3. Don’t bring a lot of stuff
Something you should be prepared for if you are attending the derby is that a lot of your stuff will be confiscated as they search you before you enter the stadium. The security “say” they are trying to make sure you do not have anything on your person that can be used for harm or start a fire of some sort—which is why the confiscated my mini hair brush, and a sample size perfume I had! Because I intended to start a fire with those things apparently. I was really glad I did my research and anticipated these things happening. I knew some things would be confiscated, so of course I brought my least favorite perfume and didn’t bring my current favorite lipgloss! I don’t know what could be confiscated if you are a guy, but I have heard of coins even being confiscated so that no one could throw them to try and injure someone below.
4. HEAVY police presence
There is a heavy police presence at these derbies. There are riot police everywhere! As you can see at minute 6:43 of my video, the police even escorted everyone out as we left. They formed a barricade wall to prevent fights or attacks from Red Star against Partizan fans, or the opposite: attacks from Partizan fans against Red Star fans. This was a very clever tactic by the riot police. When the match was over, the police blocked the exit for the south section so that the Red Star fans could all leave first to safely find their cars or walk home. For what felt like 25-30 minutes, me and my friend were stuck at the exit of the south, waiting for when the police would finally let us leave! That wait sucked, but it was really clever that they do that and it made me feel so safe. And of course, once the Red Star fans had been safely escorted to their cars or had long walked home, they then allowed us Partizan fans to leave and gave us the same service. So thank you Belgrade riot police for containing everything so well. 🙂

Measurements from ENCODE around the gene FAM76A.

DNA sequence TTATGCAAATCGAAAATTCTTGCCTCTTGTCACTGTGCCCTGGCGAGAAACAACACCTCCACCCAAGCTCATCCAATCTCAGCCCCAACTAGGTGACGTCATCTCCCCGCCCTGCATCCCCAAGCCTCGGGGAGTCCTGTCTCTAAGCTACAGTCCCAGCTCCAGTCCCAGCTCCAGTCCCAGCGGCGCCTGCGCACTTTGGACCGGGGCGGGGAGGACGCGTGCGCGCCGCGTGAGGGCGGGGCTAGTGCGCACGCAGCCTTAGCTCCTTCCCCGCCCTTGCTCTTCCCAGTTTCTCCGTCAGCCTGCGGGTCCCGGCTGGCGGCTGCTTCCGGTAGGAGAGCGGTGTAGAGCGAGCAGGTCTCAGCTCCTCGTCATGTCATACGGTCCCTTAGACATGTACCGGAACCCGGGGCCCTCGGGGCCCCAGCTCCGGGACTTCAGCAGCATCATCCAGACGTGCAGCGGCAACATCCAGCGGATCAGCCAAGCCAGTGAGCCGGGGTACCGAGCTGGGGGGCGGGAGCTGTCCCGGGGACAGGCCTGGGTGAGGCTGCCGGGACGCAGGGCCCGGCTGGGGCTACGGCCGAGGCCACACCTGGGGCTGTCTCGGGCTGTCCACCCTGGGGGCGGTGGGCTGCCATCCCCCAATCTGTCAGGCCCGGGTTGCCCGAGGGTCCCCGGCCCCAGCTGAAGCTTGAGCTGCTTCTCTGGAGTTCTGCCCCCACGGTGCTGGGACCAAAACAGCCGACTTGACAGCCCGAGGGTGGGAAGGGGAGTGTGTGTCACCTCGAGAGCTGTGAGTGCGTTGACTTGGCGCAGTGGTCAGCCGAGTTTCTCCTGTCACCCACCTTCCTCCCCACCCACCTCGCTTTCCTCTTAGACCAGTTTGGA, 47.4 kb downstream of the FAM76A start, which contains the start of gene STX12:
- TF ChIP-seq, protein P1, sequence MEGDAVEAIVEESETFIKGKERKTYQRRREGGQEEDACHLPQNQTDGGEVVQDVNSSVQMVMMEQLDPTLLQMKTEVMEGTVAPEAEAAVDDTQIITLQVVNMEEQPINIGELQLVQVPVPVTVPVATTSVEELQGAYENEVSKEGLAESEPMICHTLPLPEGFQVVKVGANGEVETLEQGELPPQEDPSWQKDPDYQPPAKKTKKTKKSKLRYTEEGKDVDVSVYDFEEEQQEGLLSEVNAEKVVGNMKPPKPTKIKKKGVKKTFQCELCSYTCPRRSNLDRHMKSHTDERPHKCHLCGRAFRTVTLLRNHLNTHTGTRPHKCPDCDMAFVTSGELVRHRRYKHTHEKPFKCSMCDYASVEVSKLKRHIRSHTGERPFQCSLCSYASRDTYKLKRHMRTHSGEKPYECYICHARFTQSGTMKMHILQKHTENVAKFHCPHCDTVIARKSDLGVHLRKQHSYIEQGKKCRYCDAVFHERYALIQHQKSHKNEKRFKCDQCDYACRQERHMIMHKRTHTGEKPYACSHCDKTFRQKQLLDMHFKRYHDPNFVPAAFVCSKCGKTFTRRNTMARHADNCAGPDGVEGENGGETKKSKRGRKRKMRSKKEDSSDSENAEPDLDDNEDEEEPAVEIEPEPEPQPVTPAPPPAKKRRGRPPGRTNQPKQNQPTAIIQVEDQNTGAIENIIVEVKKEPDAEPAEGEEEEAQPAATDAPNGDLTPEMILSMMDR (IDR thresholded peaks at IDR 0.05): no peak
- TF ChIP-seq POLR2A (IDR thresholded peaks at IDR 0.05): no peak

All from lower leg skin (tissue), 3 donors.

5. To record or not to record
The biggest the cardinal sins of the derby is that carries the biggest punishment, should someone disobey it, is “THOU SHALT NOT BE A SNITCH!” Yes, people! Snitches get stitches! As stated above, a lot of criminals are involved with the crazy things that happen at the derby. And the only way they can keep up these illegal antics like throwing flares and organizing fights is by not getting caught. So if you are a silly girl like me, sitting with hardcore fans, and intend to record, just be aware that some people may not like that. One guy behind me told me to stop recording in the middle of the 2nd half. I also saw on someone else’s blog that they attended the derby and sat in the Red Star north. They were also scolded about recording at one point. In regards to recording, the moment when hardcore fans are most vulnerable is when the flares start because these flares are brought in illegally up to weeks before the match is set to take place and hidden in the stadium. So if someone holding a flare is caught on video, this can be evidence for the police. So if you go to the derby and want to sit with the hardcore fans, just beware that you could be scolded for recording. Also, I did not bring my bigger camera to record because I didn’t want anything to happen to that camera just in case anyone was especially ticked off by me recording, if you know what I’m saying!
I don’t think the Belgrade derby was as dangerous as people and blogs I read made it out to be. I felt totally safe. There are way too many riot police to feel unsafe + I think all the fans were pretty well-behaved as well comparatively speaking to previous derbies! So there you go! Come to the Belgrade derby!!!